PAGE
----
A Quick Look at a Frustrating but Worth the Frustration Novel
For those who may not know, and also for those who do, June 16th is the day we follow Leopold Bloom, the protagonist from James Joyce’s super-dense but super-rewarding novel Ulysses. Insufferable types like myself refer to it as “Bloomsday,” because, as I established in this sentence’s first clause, we are insufferable.
It’s probably the supreme example of stream-of-consciousness: we follow Bloom, along with his wife, Molly, and Stephen Dedalus (this is his literary side hustle in addition to his regular gig as the protagonist of Portrait of the Artist as a Young Man”) throughout the whole day, morning to noon to night, and we hear their every thought.
Whoa. I mean, I’ve got My Own Day to Get Through
That sounds exhausting.
And to be fair, at times it is. But it’s far less so when you catch on to what Joyce is doing: he’s capturing the way all of our minds work: an endless stream of tangential thoughts as we try to make our way through the day and make sense of what we encounter. Before him, most literature tidied up its characters thoughts, but Joyce had little patience for neatness (but plenty of time for precision).
Anyway, that idea made it easier for me. I tried reading it my senior year of high school, and man was I ever outgunned by the text. Tried it a few years later, and was still beaten black and blue, but got through it and knew that it was a great novel and also knew that most of it was way over my head.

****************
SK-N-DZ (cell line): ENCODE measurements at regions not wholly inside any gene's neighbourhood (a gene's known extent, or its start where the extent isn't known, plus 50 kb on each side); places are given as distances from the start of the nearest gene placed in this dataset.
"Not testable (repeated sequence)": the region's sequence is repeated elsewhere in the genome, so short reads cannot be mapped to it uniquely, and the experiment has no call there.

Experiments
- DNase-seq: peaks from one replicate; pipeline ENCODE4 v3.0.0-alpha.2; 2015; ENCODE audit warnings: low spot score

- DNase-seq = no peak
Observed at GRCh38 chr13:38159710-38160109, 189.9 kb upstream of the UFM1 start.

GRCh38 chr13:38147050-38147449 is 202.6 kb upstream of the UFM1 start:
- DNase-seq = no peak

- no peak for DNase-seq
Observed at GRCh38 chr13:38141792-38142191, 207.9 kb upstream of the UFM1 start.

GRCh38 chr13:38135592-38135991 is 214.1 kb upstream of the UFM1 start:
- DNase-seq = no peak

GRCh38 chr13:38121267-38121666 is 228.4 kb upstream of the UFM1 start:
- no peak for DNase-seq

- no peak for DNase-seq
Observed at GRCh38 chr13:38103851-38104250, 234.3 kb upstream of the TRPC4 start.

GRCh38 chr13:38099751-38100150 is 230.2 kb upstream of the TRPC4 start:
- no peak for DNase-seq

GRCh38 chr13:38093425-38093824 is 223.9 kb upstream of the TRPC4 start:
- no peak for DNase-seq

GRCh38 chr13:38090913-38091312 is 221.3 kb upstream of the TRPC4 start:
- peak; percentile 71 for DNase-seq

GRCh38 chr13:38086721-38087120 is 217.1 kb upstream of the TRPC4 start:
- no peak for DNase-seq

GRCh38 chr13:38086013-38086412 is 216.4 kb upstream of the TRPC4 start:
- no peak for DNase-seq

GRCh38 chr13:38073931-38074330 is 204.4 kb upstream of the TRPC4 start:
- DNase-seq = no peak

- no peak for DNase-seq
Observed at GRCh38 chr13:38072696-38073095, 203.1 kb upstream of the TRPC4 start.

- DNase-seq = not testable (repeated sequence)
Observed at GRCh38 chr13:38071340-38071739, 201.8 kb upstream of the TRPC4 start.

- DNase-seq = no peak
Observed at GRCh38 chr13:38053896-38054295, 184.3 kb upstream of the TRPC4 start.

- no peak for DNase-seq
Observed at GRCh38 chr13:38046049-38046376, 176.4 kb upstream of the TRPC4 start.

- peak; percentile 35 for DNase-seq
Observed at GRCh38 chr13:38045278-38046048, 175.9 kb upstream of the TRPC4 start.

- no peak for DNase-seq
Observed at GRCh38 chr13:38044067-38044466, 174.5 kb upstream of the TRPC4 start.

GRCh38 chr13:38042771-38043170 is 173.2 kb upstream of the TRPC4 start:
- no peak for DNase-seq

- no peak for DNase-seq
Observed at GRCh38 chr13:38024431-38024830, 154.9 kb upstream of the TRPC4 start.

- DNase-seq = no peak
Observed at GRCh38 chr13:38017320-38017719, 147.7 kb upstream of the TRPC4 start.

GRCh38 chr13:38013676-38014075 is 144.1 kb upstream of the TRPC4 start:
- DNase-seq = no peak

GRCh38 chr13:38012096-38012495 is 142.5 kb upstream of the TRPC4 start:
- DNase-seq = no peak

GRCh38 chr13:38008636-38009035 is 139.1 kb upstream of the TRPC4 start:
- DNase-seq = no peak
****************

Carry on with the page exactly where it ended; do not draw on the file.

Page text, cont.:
That’s still true, though maybe (?) a little less each time I dive in. I’m now at the point where rather than being angry for reading something a little above my pay grade as a reader, I’m grateful for it (most of the time). Also, it’s easier to relate to one of its central points as we get older: as we move forward with our days, we constantly – sometimes without realizing – cast glances into our pasts, or as F.Scott Fitzgerald put it a few years later, “So we beat on, boats against the current, borne back ceaselessly into the past.”
In fact, Fitzgerald would not have been possible if not for Joyce, and Ulysses especially. Well, HE would’ve been possible, obviously, just not much of his best writing.
Now, the Good Stuff
Anyway, why am I writing when you could be reading Joyce! Here are some bite sized gems from Ulysses, some are profound, some are funny, and some just drenched in a palpable love of language, beauty, and for all of its daily indignities, annoyances, and boredom, life
So, here’s a few of its most famous bits:
“History is a nightmare from which I’m trying to awake”
“Think you’re escaping and run into yourself. Longest way round is the shortest way home.”
“We can’t change the world, but we can change the subject”
“From the sublime to the ridiculous is but a step”
“The heaventree of stars hung with humid nightblue fruit.” (Man, has there ever been a better description of a beautiful night sky in summer? That’s rhetorical. The answer is no.)